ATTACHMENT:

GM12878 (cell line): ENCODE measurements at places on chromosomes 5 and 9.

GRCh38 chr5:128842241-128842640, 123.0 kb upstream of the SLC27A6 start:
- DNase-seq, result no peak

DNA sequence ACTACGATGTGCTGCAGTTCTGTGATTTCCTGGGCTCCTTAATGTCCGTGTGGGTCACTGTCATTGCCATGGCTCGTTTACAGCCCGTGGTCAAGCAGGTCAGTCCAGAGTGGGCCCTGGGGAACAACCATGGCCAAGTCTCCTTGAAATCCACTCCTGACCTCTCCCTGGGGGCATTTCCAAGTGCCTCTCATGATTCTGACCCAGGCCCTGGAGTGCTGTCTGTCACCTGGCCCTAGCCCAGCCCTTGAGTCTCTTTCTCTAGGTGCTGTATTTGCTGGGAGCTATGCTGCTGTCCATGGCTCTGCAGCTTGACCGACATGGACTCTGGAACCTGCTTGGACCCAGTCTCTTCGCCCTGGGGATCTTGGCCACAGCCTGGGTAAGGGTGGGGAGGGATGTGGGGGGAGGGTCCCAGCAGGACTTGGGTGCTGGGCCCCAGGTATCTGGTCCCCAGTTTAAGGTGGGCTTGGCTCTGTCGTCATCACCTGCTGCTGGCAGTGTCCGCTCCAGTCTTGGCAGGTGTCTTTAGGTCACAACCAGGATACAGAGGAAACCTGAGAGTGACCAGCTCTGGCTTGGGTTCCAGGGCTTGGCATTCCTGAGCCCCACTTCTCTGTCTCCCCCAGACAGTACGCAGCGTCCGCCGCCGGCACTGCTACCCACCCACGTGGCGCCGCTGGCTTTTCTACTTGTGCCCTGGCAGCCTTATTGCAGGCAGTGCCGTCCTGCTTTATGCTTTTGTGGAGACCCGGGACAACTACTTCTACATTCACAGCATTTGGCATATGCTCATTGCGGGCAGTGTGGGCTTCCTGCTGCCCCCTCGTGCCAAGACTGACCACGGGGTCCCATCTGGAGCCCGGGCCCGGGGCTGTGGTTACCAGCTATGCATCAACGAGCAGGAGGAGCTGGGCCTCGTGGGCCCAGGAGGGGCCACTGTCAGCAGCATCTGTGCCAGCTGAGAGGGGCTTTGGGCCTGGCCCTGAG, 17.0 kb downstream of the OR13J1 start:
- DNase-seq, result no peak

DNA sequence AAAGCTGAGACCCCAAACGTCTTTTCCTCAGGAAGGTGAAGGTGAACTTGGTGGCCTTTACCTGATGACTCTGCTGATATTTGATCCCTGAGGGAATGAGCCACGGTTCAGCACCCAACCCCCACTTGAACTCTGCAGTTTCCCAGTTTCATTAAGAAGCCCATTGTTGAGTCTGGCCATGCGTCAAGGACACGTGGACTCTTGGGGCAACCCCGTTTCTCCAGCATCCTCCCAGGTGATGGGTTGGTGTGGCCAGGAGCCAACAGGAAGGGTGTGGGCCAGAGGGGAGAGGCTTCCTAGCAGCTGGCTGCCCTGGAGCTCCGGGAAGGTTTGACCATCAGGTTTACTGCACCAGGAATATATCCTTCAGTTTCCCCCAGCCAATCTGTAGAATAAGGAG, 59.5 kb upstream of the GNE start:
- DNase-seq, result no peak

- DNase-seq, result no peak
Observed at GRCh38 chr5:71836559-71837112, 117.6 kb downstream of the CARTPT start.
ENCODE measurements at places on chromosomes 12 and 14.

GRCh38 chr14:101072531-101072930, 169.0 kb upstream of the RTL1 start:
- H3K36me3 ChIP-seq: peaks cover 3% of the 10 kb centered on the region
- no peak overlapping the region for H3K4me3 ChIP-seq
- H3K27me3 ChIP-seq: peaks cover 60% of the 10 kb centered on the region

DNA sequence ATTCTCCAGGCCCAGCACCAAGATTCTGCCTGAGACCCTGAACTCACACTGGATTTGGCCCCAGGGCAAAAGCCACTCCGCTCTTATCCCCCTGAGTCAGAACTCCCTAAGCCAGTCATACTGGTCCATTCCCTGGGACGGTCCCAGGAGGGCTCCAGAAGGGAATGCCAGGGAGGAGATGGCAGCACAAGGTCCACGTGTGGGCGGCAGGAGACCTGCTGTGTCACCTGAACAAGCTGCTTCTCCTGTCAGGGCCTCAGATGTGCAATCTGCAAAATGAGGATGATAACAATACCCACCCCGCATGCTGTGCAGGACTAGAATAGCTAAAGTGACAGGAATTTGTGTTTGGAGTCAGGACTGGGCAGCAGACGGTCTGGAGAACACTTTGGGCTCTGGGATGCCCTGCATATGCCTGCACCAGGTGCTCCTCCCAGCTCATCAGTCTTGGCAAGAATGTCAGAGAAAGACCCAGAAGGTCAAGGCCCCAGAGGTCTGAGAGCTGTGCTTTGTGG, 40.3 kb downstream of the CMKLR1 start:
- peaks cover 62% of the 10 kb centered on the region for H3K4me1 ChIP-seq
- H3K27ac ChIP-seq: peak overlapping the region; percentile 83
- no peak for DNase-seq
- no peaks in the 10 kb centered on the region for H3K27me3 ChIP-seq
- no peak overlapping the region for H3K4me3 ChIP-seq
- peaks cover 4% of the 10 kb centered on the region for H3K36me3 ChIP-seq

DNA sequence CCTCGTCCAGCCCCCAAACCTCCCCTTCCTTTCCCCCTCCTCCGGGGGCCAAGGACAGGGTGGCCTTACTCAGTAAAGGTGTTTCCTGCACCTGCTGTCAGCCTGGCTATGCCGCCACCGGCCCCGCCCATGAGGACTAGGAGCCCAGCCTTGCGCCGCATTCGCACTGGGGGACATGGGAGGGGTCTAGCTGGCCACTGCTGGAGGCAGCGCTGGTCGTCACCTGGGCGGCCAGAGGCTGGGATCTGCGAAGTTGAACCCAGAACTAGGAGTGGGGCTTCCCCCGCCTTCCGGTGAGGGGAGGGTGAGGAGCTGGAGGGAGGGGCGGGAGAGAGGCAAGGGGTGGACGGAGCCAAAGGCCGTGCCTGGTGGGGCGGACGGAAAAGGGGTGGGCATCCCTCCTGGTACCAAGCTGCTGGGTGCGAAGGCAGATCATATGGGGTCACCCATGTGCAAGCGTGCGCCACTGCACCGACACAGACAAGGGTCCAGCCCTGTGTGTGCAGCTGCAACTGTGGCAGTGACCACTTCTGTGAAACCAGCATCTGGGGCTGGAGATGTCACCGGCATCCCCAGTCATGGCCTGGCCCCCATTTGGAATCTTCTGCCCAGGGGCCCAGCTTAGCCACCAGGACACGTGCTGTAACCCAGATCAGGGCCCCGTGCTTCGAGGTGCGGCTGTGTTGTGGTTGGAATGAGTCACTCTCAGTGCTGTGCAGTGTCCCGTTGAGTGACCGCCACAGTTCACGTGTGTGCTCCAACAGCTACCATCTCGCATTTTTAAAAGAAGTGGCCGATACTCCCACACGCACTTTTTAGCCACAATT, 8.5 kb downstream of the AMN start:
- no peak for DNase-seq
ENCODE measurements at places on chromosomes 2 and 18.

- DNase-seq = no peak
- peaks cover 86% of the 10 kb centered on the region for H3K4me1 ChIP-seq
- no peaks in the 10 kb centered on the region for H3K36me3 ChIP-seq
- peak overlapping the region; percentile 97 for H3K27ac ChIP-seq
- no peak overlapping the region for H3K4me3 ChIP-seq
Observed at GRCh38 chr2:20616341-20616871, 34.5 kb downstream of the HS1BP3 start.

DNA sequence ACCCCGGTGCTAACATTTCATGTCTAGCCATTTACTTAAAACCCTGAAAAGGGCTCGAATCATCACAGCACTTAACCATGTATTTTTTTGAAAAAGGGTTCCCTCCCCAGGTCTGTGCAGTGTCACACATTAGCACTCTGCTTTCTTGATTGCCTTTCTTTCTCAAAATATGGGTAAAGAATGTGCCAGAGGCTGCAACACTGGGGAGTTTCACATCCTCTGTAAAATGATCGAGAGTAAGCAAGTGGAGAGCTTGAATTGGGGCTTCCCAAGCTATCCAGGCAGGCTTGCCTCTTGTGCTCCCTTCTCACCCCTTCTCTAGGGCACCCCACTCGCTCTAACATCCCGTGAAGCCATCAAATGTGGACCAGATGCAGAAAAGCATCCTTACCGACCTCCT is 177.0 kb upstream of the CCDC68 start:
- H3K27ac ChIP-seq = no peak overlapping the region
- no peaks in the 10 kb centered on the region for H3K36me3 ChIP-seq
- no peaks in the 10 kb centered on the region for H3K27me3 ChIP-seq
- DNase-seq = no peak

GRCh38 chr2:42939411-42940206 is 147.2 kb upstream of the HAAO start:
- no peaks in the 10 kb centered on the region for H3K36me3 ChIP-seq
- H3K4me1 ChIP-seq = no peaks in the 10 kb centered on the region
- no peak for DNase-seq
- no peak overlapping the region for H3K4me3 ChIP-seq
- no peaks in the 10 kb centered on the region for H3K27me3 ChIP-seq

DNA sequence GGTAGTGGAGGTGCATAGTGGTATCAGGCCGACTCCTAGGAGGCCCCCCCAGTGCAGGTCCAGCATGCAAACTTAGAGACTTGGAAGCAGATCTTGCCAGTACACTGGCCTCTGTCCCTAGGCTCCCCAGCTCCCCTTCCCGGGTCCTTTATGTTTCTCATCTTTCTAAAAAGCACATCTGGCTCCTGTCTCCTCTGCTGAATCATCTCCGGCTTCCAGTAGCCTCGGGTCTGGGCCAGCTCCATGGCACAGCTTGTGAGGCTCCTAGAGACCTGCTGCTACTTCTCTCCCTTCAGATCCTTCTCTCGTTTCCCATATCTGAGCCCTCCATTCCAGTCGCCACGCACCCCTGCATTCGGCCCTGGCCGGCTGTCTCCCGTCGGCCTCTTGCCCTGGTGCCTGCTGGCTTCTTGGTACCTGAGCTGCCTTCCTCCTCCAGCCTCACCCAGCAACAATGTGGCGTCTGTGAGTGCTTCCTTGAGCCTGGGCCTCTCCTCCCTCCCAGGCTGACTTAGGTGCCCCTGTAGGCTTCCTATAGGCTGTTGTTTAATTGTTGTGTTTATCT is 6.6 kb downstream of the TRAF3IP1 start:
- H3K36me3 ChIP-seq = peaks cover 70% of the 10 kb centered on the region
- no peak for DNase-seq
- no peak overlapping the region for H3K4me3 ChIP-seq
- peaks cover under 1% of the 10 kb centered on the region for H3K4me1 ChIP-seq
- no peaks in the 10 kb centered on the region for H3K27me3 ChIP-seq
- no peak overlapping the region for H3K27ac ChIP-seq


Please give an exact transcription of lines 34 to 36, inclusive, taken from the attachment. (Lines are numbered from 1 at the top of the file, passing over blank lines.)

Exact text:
- no peaks in the 10 kb centered on the region for H3K27me3 ChIP-seq
- DNase-seq = no peak

GRCh38 chr2:42939411-42940206 is 147.2 kb upstream of the HAAO start: